Meet the Counselors

By: PJay

The year is finally ending, and if you still haven’t stepped foot into our office, I highly encourage you to do so. The Career and Internship Services office is filled with many sweet and friendly peer educators and professional staff members. Among the professional staff there are five of my favorite career counselors. Each of them has positively impacted me, and I would like to spill the beans on how you can receive assistance from them as well. I would also like to mention that I am sorry if this post sounds bias; I am honestly giving my true opinions on how these counselors have benefitted me and students that I’ve seen using our services.

Whether you know or don’t know what you want to do in college, my best advice is to just come in our office to a schedule an appointment. Recently, I was able to sit and talk with each counselor and they are all so amazing and inspiring. Not only are they some of the most positive people that I’ve met, but they listen so well and I believe as a college student, that is just what we need sometimes. There may be little technical jobs that one counselor performs and the others don’t. However, each of these staff members can perform the same job in their own perspective and with their own specialties, which together, makes this office complete!

Meet the Counselors

The first person I would like to mention is Julie Westlund. Not only does she work hard as a director but she’s also a very professional individual. She is awesome at working with people who have disabilities and are a part of the older generation. The first counselor that I met with at the beginning of the year was her. Julie has helped me multiple times with figuring out which jobs are suitable for my interests and skills through taking all three assessments that C&IS offers. She helped me learn a lot about myself, and also helped me believe in myself that I can accomplish my goals.

Secondly, Janet Pribyl is one of the most energetic people in the office. She’s a bundle of fun to be around. She’s a busy person with class presentations all the time. But when she gets the time to settle down with students, she finds herself working with everyone from different backgrounds, ages, and stories. If you are someone who is a couple of credits shy from graduating, or is just returning back to school, Janet would be your person! Her positivity has driven me to want to schedule more appointments with her to open my mind to all my different possibilities in life.

Sherrill Yeaton is such a sweet counselor. She works closely with the Multicultural Center at UMD. So if you’re a person of color like me, I highly suggest you speak with Sherrill. I have met with her numerous times. Every time we meet, I just end up wanting to go back again and again. She’s so great at helping me find the resources I need to be where I want to be. She’s always patiently waiting for me to finish blabbering, then shooting me with awesome ideas for me to learn more about my career.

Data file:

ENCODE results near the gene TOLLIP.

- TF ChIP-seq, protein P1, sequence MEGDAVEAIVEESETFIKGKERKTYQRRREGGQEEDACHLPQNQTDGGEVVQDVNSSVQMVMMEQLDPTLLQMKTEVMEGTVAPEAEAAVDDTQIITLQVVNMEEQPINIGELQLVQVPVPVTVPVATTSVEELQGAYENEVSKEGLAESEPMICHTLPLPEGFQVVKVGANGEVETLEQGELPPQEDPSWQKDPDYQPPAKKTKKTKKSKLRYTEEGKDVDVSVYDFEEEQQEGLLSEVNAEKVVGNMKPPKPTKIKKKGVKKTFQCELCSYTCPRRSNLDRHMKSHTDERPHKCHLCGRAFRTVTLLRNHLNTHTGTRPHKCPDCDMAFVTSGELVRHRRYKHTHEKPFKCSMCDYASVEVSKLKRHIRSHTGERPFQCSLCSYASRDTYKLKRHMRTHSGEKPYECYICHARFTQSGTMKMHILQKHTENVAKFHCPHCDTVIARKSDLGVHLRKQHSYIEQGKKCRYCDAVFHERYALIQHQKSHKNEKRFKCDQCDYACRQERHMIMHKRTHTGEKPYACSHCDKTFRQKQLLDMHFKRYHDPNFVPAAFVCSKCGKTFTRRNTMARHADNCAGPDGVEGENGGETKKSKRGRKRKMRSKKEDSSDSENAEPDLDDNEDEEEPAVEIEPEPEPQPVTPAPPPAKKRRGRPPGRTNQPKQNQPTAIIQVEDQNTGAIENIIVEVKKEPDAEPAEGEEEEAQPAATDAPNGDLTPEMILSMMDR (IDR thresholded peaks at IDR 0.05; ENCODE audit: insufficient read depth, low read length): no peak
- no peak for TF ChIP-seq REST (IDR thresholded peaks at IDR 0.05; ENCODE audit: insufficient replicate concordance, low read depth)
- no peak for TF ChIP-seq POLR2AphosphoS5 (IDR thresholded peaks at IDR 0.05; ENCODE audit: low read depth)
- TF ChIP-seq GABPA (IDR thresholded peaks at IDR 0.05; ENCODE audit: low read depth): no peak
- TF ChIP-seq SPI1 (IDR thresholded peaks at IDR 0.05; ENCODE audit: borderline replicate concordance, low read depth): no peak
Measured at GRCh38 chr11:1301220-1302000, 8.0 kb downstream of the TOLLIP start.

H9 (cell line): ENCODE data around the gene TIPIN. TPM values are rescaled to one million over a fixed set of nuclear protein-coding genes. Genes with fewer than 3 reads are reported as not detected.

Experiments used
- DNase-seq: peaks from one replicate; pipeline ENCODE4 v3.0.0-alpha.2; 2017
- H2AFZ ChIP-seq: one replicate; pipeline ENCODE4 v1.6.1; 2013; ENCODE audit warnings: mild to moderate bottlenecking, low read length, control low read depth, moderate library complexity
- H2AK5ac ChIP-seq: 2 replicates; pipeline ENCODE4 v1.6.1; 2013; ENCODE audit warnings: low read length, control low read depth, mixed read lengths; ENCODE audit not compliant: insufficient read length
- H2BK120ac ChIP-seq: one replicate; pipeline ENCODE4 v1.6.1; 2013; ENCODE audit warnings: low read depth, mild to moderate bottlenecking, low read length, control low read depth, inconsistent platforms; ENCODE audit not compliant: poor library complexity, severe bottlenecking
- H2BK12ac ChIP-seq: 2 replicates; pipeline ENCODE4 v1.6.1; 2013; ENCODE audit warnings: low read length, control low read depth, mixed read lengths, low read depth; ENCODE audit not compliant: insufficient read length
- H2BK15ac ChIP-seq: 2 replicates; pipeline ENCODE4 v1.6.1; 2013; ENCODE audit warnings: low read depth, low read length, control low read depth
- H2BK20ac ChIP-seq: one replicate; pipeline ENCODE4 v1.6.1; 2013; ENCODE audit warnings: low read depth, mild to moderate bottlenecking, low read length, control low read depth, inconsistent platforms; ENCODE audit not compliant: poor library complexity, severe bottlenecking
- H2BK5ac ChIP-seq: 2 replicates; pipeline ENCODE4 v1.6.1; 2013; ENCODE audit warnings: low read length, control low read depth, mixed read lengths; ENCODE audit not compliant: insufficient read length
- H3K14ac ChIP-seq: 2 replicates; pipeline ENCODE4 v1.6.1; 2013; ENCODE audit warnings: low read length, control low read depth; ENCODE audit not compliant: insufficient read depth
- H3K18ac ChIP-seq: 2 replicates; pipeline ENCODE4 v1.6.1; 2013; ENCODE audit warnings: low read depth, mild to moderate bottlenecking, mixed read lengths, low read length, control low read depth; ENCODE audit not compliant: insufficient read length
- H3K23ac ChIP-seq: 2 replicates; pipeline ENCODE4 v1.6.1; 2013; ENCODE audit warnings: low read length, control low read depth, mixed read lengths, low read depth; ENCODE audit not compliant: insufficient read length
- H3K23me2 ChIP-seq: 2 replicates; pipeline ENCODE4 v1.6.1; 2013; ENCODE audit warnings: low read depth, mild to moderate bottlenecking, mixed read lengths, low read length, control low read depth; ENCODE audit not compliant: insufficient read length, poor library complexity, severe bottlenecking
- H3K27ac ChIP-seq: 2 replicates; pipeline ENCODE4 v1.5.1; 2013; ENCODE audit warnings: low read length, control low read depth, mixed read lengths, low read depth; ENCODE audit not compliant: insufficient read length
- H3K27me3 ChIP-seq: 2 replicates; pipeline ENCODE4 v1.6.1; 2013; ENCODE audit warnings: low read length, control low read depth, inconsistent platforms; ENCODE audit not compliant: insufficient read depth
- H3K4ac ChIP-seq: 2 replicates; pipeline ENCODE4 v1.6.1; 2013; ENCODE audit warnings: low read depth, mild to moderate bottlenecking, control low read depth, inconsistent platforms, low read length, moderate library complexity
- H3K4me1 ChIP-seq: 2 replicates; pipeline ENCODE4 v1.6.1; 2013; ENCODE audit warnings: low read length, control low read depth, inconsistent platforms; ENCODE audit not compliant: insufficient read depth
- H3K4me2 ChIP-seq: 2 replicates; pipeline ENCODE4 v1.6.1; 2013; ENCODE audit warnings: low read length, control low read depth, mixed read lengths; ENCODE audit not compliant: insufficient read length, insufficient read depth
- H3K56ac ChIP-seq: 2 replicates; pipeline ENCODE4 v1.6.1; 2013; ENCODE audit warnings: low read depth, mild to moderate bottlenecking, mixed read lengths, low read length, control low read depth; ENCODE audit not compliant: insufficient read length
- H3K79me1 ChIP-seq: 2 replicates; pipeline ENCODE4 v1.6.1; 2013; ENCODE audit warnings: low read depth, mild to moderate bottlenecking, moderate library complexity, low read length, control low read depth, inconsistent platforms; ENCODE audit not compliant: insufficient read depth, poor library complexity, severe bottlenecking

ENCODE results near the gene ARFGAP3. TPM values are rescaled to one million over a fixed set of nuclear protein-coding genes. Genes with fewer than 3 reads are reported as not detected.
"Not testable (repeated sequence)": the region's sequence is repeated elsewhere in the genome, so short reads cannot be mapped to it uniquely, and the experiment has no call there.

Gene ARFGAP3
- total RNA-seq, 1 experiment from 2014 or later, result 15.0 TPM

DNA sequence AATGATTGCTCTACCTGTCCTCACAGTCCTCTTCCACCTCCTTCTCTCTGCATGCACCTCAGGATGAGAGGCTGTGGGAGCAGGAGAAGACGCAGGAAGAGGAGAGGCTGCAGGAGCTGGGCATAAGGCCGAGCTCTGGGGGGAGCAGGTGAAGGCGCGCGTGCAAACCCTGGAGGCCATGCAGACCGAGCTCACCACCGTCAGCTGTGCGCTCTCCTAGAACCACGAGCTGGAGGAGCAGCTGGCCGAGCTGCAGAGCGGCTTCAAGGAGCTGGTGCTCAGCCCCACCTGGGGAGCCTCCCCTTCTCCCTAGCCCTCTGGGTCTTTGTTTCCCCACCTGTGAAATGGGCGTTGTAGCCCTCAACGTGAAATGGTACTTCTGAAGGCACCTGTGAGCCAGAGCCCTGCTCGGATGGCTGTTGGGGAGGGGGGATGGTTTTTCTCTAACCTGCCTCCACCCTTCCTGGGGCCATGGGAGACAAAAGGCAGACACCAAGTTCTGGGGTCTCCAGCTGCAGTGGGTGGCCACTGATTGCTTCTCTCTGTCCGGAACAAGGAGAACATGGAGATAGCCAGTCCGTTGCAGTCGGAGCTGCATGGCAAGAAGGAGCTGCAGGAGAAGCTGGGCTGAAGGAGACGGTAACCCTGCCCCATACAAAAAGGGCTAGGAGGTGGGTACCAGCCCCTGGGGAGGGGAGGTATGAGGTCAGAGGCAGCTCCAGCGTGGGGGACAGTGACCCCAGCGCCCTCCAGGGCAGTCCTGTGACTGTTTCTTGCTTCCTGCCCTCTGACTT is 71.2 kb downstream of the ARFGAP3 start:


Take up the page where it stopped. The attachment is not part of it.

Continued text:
Another fun person that I always get carried away talking to and laughing with is Ellen Hatfield. She does amazing work with managing all of our office’s social media. If you’re confused as to what you want to do, and you’re an incoming freshman or beginning college, I highly suggest sitting down with Ellen. She’s very down to earth. I remembered being quite lost at my first job fair. As soon as I saw Ellen there, she helped guide me to network. I not only gained connections with employers, but also with students at the U of M Twin Cities in such an easy and fun way. Thanks to Ellen, I can’t wait until my next job fair!

Lastly, I would like to mention Sue Holm. She’s so kind and has such a welcoming smile. Speaking with Sue has made me want to use her as one of my main resources as I get closer to graduating. She is the match for you if you’re looking to pursue graduate or professional school. I see so many students who are looking to attend medical school use Sue as guidance. She honestly knows what she’s doing and I’m excited to bond with her more.

I hope after reading a little bit about each counselor you will have an idea of who to meet with. Although they tend to work with more students under a certain category, do not feel like you are just obligated to see one career counselor. Their different personalities might actually determine who you want to go to since they all are open minded people. They won’t judge you no matter where you come from. They are just there to listen and help you reach your goals and succeed. By working at the front desk, I’ve realized many UMD student faces are becoming more familiar because they’ve been coming back to our office. It makes me feel happy that not only do I feel these awesome career counselors are doing their job right, but others demonstrate it as well!

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Photo source: Unsplash | Olu Eletu

Seeking the Role Models

By: PJay